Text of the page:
"The account—which Chaya Raichik began in November 2020 and now boasts over 1.4 million followers—was subjected to six suspensions in 2022 alone, Raichik says. Each time, Raichik was blocked from posting for as long as a week. Twitter repeatedly informed Raichik that she had been suspended for violating Twitter’s policy against ‘hateful conduct.’ But in an internal SIP-PES memo from October 2022, after her seventh suspension, the committee acknowledged that ‘LTT has not directly engaged in behavior violative of the Hateful Conduct policy,’" Weiss revealed.
The first installment of "The Twitter Files," shared Friday by Substack writer Matt Taibbi, offered insight as to what led to Twitter's suppression of the Hunter Biden laptop story during the 2020 presidential election. At the time, Twitter alleged it was enforcing its "hacked materials" policy that banned the sharing of digitally stolen material on the platform despite any evidence that the laptop was hacked.
Taibbi reported that the decision to censor the Hunter Biden scandal was made at the highest levels at Twitter but without the knowledge of its then-CEO Jack Dorsey.
"'They just freelanced it,' is how one former employee characterized the decision. ‘Hacking was the excuse, but within a few hours, pretty much everyone realized that wasn’t going to hold. But no one had the guts to reverse it,’" Taibbi wrote.
Journalist Matt Taibbi revealed the "Twitter Files" revelations one tweet at a time on Friday. (Daniel Zuchnik/WireImage/Getty Images)
Taibbi then shared a screenshot of an exchange between Gadde, Roth and former Twitter spokesman Trenton Kennedy, who wrote, "I'm struggling to understand the policy basis for marking this as unsafe... "
"… can we truthfully claim that this is part of the policy?" Twitter's former VP of Global Comms Brandon Borrman similarly asked at the time, according to a separate screenshot shared by Taibbi.
Twitter's former Deputy General Counsel Jim Baker replied, "I support the conclusion that we need more facts to assess whether the materials were hacked," but added it was "reasonable for us to assume that they may have been and that caution is warranted."
Former Twitter Deputy General Counsel and former FBI general counsel Jim Baker (Ron Sachs/Consolidated News Pictures/Getty Images)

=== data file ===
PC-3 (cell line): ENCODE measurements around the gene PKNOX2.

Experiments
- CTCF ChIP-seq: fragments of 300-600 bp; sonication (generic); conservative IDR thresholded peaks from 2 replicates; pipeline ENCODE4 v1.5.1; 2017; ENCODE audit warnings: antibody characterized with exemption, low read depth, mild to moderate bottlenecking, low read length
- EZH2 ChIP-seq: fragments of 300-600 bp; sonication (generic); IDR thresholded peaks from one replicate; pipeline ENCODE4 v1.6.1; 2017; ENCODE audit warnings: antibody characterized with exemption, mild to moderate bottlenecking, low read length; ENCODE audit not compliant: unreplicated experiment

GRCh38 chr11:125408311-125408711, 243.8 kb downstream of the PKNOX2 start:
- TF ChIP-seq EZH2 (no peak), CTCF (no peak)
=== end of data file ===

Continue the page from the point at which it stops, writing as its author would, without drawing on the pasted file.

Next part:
It was later revealed that Baker had vetted the first batch of "Twitter Files" unbeknownst to Musk, which quickly led to Baker's termination. It is unclear whether Baker's involvement in vetting the "Twitter Files" led Taibbi to draw that conclusion and whether Baker omitted files that would have shown the federal government intervening in Twitter's suppression of the Hunter Biden laptop story.
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Taibbi initially reported: "Although several sources recalled hearing about a ‘general’ warning from federal law enforcement that summer about possible foreign hacks, there’s no evidence - that I've seen - of any government involvement in the laptop story."
Billionaire industrialist Elon Musk took over Twitter in late October and immediately fired several top executives. (Jakub Porzycki/NurPhoto, CARINA JOHANSEN/NTB/AFP via Getty Images (Photo illustration))
Musk had been vocal about being transparent when it comes to Twitter's past and present actions it takes when it comes to curating content on the platform, including censored content.
Twitter famously blocked its users from sharing the New York Post's reporting of Hunter Biden's laptop in tweets and in direct messages.
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At the time, Twitter Safety alleged that the articles were in violation of its "hacked materials policy." Twitter's then-CEO Jack Dorsey admitted his company's actions were a mistake.
Many critics believe the suppression of the Hunter Biden scandal by Big Tech and the media at large was enough to sway the election in favor of his father.
Joseph A. Wulfsohn is a media reporter for Fox News Digital. Story tips can be sent to firstname.lastname@example.org and on Twitter: @JosephWulfsohn.